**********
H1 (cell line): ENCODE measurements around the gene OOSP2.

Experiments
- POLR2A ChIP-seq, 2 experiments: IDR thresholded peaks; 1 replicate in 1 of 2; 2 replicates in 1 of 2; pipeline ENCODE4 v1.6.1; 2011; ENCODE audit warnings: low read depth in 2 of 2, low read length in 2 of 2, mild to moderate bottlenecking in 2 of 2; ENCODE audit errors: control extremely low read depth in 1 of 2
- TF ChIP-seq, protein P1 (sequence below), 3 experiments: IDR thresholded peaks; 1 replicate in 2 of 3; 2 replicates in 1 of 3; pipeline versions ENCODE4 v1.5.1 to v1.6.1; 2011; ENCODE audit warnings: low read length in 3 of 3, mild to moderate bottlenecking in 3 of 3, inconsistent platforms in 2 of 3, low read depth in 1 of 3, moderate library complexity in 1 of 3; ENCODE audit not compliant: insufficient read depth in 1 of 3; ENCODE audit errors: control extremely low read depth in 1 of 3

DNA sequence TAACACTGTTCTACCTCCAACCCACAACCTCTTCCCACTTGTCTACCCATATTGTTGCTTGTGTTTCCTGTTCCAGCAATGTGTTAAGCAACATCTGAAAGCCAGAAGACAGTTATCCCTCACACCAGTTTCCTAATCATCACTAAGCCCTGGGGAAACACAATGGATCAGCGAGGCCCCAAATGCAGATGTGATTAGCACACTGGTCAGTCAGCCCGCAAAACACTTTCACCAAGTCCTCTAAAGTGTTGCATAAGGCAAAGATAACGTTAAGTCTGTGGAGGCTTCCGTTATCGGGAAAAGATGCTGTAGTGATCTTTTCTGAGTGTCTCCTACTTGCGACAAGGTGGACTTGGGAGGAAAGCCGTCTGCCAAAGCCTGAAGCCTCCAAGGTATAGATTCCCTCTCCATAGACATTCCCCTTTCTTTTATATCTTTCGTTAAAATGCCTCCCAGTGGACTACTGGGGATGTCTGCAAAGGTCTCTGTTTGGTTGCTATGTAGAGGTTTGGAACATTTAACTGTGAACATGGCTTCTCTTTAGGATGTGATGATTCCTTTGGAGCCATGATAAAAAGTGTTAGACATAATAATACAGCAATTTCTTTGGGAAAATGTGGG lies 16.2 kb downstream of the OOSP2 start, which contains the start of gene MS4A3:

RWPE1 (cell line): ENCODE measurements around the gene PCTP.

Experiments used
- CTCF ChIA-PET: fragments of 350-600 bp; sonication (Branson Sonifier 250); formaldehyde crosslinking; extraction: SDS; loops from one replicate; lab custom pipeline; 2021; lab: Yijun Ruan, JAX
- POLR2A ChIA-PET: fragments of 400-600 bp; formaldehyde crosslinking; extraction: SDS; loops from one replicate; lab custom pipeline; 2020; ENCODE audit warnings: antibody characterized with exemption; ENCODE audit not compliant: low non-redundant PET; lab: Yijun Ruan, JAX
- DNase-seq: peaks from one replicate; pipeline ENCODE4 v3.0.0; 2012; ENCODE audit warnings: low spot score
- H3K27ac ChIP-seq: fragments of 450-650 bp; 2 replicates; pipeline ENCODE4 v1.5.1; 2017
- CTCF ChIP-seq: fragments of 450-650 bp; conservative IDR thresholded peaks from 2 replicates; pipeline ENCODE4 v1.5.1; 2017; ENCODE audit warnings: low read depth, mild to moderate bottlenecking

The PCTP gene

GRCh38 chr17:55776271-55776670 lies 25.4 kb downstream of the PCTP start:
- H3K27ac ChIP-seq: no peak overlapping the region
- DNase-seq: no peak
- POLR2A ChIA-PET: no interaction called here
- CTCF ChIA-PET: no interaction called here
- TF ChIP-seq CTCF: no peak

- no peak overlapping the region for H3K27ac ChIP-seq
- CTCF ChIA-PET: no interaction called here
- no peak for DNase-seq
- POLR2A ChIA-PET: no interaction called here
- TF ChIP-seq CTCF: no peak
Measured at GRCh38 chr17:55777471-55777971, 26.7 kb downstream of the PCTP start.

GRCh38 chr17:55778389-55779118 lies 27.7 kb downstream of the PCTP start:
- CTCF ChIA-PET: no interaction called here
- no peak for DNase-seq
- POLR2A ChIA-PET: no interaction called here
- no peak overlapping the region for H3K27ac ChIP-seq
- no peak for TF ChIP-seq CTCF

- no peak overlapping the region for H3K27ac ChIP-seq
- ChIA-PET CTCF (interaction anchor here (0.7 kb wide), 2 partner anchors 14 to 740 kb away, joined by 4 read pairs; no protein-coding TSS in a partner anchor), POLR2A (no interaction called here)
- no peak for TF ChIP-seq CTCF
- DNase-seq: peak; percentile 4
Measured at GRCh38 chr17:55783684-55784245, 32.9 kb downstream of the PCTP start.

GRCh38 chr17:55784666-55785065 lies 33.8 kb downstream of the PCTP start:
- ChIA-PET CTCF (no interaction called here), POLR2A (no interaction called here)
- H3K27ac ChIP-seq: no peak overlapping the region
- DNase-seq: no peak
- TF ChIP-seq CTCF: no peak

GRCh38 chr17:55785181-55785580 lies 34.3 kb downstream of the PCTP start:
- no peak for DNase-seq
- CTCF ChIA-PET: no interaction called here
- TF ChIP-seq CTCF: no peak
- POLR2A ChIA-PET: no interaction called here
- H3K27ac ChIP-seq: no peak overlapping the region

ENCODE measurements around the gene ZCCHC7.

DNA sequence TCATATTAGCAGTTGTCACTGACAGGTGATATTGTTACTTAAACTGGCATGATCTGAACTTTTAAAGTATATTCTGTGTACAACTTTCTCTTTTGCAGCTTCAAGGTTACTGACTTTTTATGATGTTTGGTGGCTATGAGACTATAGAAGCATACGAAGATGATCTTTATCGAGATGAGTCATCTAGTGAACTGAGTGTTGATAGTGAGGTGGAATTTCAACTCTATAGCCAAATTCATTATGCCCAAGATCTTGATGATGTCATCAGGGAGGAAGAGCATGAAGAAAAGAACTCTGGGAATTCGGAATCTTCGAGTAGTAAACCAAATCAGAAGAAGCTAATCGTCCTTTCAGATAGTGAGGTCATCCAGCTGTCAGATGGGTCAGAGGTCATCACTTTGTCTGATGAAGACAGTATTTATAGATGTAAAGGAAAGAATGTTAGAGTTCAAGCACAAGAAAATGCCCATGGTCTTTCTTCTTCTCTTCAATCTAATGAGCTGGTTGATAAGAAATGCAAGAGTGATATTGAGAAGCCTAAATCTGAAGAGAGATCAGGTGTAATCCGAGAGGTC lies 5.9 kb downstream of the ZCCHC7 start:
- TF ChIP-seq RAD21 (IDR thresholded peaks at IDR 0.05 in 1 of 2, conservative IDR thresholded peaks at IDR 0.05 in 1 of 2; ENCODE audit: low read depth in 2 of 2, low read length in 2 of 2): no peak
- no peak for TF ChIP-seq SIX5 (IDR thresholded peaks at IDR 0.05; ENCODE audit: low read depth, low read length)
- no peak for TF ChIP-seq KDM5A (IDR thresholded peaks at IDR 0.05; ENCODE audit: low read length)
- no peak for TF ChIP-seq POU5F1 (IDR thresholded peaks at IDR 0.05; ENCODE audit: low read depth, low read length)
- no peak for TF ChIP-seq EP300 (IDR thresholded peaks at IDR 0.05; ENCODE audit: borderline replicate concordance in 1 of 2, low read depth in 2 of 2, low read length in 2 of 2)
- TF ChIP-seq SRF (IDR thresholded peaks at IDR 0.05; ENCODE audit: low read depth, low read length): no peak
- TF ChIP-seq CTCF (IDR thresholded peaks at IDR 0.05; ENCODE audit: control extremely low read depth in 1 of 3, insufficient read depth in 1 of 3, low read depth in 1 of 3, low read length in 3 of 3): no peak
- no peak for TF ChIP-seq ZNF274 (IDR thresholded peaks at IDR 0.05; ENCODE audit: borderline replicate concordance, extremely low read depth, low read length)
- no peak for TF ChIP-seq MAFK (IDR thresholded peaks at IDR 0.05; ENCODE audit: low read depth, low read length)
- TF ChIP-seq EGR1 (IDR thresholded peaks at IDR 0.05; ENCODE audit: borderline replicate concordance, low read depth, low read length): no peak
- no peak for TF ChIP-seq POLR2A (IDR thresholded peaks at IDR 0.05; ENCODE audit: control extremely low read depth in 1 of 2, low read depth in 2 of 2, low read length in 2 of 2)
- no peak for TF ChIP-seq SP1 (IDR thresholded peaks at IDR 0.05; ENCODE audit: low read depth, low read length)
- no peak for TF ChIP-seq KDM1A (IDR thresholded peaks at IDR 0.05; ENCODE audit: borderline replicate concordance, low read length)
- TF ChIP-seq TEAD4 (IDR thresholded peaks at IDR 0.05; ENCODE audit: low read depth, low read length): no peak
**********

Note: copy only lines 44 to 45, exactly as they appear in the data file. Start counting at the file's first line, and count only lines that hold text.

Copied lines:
- CTCF ChIA-PET: no interaction called here
- TF ChIP-seq CTCF: no peak